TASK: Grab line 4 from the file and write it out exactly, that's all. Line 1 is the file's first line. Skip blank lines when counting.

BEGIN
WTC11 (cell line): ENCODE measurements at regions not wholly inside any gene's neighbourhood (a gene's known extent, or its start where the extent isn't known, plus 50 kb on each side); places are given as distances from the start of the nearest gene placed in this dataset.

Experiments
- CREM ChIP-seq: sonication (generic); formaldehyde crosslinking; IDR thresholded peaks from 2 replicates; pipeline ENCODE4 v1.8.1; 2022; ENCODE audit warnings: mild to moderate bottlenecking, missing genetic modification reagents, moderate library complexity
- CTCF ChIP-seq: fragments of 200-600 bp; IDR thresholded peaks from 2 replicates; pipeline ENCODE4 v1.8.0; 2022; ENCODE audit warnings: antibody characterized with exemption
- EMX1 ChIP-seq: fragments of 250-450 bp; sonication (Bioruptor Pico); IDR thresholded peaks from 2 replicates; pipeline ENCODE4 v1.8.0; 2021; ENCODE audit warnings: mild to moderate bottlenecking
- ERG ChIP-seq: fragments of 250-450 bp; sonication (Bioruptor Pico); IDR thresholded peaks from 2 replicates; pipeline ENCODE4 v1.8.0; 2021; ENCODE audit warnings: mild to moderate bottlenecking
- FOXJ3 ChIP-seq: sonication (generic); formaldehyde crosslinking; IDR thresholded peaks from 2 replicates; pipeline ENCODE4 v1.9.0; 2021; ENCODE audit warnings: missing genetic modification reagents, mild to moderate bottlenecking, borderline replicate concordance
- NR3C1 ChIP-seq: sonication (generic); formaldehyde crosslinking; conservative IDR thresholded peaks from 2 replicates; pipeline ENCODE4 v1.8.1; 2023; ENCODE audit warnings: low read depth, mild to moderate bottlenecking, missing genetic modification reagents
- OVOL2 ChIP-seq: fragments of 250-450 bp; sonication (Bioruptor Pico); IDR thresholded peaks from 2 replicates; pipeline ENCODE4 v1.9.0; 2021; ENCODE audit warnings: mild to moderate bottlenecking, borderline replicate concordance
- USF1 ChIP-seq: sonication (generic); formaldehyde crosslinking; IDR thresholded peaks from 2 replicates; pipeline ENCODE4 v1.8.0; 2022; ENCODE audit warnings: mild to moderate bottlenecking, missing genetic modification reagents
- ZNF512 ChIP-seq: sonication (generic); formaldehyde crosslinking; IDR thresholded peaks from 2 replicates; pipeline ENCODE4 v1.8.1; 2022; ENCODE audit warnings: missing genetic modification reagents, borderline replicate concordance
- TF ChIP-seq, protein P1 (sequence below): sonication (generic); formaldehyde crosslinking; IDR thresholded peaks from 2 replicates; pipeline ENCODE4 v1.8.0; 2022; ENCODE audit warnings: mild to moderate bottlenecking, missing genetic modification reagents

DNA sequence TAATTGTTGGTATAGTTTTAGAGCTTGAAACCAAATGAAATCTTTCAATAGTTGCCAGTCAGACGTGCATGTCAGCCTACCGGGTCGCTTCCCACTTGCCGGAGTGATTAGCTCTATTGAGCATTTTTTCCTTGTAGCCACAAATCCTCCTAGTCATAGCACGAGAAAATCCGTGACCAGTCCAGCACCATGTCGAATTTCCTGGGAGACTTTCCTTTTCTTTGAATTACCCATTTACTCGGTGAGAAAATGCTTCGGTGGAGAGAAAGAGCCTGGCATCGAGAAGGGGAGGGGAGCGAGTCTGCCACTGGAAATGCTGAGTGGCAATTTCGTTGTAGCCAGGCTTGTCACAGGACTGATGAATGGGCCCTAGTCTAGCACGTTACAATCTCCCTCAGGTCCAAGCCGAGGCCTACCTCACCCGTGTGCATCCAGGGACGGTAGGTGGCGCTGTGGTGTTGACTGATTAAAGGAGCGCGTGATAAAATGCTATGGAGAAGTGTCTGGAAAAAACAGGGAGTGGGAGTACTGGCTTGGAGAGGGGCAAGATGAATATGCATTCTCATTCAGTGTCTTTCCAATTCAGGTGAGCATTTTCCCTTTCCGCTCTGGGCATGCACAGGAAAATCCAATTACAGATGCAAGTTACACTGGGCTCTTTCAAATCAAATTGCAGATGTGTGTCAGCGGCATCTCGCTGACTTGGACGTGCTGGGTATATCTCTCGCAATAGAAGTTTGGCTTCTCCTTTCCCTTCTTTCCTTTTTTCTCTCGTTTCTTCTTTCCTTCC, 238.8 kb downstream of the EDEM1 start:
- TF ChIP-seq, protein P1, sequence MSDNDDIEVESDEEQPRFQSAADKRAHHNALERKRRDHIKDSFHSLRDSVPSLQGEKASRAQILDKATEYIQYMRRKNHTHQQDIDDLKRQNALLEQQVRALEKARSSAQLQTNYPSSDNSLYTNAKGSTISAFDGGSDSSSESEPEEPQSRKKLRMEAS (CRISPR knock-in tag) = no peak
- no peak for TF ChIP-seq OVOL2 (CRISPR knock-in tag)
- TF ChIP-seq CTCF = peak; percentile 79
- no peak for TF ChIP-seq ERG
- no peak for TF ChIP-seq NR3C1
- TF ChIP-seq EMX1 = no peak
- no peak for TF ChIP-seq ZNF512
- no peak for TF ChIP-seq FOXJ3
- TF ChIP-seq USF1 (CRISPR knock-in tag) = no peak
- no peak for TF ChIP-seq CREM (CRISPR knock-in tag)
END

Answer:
- CTCF ChIP-seq: fragments of 200-600 bp; IDR thresholded peaks from 2 replicates; pipeline ENCODE4 v1.8.0; 2022; ENCODE audit warnings: antibody characterized with exemption